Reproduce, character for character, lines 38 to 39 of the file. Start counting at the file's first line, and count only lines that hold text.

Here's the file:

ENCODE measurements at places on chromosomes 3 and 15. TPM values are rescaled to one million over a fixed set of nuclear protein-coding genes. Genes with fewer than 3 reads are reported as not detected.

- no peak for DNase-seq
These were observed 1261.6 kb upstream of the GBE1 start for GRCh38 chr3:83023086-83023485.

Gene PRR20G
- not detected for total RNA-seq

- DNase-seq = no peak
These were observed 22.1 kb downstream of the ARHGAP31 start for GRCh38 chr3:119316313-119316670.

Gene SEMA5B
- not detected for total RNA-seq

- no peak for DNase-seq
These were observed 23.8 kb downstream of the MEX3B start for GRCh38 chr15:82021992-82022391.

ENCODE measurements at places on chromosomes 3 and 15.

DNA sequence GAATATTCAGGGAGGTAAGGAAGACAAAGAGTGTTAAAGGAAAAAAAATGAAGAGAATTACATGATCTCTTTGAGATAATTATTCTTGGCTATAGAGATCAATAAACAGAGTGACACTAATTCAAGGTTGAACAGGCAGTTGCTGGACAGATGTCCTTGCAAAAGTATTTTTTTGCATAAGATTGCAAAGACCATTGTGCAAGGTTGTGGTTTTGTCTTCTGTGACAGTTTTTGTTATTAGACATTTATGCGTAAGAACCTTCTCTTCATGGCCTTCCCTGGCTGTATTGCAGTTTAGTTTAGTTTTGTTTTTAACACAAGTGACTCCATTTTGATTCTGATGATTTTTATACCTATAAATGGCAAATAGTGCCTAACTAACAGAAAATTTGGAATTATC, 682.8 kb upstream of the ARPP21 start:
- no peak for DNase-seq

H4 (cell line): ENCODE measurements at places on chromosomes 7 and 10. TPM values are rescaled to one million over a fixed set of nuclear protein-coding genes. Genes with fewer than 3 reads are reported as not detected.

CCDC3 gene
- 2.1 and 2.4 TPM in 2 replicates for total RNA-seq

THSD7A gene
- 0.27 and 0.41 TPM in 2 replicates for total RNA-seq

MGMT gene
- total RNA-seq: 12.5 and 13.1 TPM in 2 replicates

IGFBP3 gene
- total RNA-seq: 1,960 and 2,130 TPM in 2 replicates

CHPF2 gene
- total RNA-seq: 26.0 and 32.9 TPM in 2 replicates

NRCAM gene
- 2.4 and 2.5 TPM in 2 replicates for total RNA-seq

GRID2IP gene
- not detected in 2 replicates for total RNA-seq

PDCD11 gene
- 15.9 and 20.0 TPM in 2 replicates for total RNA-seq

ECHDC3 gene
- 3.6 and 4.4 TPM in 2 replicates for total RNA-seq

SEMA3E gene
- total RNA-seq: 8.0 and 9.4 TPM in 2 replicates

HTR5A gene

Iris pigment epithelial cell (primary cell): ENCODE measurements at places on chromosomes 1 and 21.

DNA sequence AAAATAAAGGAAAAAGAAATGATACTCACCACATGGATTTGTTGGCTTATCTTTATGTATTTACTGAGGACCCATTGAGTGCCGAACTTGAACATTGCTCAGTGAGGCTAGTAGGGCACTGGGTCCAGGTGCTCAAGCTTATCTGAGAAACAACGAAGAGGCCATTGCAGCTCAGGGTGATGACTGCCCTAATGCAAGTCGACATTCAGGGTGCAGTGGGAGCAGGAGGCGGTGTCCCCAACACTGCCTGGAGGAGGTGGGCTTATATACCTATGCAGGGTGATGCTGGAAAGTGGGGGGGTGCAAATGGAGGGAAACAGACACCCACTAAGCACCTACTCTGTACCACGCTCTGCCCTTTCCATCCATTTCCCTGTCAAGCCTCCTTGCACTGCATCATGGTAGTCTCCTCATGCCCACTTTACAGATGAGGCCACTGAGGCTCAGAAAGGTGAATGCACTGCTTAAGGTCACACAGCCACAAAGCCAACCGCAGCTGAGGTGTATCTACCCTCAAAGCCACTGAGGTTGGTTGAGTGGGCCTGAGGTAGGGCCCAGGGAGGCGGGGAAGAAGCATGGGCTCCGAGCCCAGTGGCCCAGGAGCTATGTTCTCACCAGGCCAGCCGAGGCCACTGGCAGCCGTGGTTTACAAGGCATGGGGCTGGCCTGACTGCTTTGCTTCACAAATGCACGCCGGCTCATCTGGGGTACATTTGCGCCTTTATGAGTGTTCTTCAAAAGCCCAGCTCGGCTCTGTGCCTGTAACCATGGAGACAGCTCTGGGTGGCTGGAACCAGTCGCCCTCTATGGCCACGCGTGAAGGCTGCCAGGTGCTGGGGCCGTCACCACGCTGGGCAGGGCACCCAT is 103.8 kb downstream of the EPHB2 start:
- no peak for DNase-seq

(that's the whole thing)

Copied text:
DNA sequence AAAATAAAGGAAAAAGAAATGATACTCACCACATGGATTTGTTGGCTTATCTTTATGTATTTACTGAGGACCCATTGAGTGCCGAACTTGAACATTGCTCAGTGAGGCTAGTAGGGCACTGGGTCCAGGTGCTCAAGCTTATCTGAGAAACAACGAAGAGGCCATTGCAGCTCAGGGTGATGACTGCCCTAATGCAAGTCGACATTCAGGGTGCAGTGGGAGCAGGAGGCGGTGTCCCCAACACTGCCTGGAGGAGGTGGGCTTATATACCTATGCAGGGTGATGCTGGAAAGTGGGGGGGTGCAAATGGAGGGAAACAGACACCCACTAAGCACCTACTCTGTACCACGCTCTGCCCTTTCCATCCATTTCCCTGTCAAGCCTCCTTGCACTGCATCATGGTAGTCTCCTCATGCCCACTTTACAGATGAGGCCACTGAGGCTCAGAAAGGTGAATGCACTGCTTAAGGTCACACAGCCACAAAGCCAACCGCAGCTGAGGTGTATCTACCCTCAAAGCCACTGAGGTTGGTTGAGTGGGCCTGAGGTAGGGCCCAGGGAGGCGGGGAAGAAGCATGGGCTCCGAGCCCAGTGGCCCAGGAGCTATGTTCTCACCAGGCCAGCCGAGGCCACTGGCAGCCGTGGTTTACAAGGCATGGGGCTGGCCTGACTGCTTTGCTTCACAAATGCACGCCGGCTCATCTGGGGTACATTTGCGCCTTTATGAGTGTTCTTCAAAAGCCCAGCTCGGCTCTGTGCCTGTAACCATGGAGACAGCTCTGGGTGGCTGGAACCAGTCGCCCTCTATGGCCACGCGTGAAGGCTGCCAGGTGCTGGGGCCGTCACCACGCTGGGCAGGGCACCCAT is 103.8 kb downstream of the EPHB2 start:
- no peak for DNase-seq